"You have to dream before your dreams can come true." This famous quote of former President APJ Abdul Kalam, who himself turned his dream into a reality as a nuclear scientist and has "ignited" many minds with his ideas, is perhaps the most appropriate theme for present day India aspiring to become an economic and knowledge superpower.It is the culmination of the dreams of 1.2 billion people that has led Prime Minister Narendra Modi to ideate his plan of making the $2 trillion economy a $20 trillion behemoth within the next two decades, eradicating poverty and making India a knowledge society.
Most often, Mihir Sharma speaks his mind in his columns in Business Standard (earlier in Indian Express) - this is good trait actually of him being a journalist. In fact, his maiden book Restart: The Last Chance for Indian Economy is a good read in parts where he retains his natural expression. However, it also makes his work, more an extension of journalistic writings rather than wearing the actual seriousness, required to delve with the issues of economic policies and pure economics.
Welfare measures are not freebie. Hence, the policy culture must keep an effective balance between passion and compassion, to make the impact of underlying much more robust than in the sloganeering confine of 'greater common goods'.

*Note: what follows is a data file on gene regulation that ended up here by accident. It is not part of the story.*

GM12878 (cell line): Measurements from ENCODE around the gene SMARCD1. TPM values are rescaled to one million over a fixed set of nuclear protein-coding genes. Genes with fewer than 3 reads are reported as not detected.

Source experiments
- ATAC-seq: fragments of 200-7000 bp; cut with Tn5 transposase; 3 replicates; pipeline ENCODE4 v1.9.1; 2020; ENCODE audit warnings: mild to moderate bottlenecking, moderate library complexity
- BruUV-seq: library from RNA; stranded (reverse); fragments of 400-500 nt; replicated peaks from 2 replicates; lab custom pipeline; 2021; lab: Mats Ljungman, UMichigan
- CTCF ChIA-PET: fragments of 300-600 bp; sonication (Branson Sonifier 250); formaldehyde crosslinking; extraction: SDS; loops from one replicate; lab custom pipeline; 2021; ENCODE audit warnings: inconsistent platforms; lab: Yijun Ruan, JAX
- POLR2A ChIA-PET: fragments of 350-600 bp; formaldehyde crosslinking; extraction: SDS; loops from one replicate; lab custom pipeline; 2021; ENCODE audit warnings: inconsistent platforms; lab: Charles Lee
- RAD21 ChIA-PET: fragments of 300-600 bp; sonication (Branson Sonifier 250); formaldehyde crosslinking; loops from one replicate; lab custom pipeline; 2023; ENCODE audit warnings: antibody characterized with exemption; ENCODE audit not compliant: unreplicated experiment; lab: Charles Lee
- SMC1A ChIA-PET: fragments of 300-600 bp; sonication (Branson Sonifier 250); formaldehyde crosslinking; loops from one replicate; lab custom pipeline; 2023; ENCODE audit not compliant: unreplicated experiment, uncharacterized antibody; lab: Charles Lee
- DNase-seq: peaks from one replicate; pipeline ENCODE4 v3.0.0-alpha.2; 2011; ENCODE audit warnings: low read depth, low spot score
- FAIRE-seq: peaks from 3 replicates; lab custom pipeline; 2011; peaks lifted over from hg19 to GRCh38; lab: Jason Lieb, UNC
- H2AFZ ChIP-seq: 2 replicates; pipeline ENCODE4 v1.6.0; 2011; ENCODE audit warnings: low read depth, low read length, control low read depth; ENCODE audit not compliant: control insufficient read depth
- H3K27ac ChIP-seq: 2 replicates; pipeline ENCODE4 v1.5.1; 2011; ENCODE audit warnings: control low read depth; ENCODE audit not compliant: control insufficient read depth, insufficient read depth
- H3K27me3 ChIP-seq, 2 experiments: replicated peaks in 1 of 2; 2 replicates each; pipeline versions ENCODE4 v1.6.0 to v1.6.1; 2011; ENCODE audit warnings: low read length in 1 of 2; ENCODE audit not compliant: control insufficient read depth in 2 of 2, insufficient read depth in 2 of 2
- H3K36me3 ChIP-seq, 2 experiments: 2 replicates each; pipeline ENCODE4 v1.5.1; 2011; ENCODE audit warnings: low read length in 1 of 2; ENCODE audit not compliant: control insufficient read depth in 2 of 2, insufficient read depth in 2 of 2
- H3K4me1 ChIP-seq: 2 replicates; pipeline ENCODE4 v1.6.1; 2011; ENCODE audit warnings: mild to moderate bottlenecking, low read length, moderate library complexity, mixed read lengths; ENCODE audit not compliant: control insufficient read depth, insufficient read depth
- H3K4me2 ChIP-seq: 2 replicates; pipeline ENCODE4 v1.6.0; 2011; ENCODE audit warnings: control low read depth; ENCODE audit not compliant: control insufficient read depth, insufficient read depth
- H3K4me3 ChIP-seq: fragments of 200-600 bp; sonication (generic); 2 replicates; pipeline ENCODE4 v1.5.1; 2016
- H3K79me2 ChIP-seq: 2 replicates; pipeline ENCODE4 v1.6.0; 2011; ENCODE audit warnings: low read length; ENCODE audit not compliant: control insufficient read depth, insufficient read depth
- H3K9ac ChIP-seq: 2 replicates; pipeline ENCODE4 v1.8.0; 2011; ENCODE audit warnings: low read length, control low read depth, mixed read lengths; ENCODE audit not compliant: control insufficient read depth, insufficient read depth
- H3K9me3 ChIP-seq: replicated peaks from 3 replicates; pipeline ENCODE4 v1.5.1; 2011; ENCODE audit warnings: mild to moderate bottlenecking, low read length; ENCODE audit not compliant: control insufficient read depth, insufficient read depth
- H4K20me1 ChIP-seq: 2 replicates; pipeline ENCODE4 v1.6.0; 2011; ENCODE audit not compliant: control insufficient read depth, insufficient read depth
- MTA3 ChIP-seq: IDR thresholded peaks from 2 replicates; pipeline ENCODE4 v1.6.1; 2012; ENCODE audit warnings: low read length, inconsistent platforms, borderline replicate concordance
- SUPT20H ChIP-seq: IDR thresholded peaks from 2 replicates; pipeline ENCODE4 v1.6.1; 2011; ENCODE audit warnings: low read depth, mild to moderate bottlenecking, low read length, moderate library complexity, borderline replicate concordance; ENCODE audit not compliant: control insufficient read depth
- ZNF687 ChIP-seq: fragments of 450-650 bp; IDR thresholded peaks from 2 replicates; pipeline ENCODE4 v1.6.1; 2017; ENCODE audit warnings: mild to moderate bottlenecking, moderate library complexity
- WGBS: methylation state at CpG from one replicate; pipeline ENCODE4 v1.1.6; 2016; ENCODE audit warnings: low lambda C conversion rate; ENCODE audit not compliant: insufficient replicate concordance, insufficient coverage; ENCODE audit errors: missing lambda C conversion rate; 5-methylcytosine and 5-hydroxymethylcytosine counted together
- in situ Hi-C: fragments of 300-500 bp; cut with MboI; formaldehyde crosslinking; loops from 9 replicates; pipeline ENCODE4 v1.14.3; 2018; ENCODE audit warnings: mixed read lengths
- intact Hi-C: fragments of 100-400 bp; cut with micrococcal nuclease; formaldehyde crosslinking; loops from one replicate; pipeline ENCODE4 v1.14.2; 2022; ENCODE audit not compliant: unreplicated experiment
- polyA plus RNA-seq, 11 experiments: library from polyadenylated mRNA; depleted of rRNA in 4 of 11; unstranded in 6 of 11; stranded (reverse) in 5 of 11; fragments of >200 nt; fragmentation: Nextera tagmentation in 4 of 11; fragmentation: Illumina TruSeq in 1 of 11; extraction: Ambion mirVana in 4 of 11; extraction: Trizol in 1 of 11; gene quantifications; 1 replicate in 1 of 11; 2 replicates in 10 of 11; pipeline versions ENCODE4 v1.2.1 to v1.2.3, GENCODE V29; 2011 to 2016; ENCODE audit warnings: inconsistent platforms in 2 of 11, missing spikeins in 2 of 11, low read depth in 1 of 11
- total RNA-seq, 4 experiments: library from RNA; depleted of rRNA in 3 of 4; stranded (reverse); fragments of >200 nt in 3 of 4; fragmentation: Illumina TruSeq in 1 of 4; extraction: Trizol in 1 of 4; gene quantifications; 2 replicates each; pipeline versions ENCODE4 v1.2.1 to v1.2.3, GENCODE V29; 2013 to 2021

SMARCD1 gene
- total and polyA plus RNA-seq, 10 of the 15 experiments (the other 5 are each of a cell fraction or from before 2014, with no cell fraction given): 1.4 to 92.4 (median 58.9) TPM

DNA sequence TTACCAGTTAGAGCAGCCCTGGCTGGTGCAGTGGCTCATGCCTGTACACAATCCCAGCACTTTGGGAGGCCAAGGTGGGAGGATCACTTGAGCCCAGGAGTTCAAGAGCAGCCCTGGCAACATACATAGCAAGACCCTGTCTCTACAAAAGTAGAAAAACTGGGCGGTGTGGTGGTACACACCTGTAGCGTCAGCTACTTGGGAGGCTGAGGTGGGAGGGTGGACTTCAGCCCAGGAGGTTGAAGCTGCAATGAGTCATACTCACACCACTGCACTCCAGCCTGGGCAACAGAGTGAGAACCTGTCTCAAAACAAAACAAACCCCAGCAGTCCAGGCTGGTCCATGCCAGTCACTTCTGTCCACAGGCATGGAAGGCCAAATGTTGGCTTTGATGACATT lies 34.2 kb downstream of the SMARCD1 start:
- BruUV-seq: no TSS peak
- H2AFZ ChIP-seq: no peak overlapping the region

While six months is too short a period to judge the performance of a new government, Narendra Modi has rolled up his sleeves for a slew of reforms-some have been announced and implemented, some are getting framed and some caught up in administrative, political and legislative tangles.
According to the latest survey report of the National Sample Survey Organisation (NSSO), around a third of rural households and one-fourth of urban ones in India are indebted. Strikingly, the indebtedness spiked between 2002 and 2012 - where the average amount as loan for each family jumped seven times in cities and over four times in rural areas.
The new government has started an ambitious financial inclusion plan that aims to bring every household under the banking net by 26th January 2015. Financial inclusion has been a buzzword for quite some time.
Vinod Rai is not just accountant - he is an impulsive writer too who writes diary to keep the conscience of the nation, as confirmed by him through the title of his truly sensational book.
The Reserve Bank of India (RBI) has been hawkish on policy rates for the past four years to contain inflation. The central bank has maintained tight monetary policy despite reservations from the elected representatives and the government. What's worse, the hawkish stance had little perceptible impact on the price rise, as the inflation remained stubbornly high.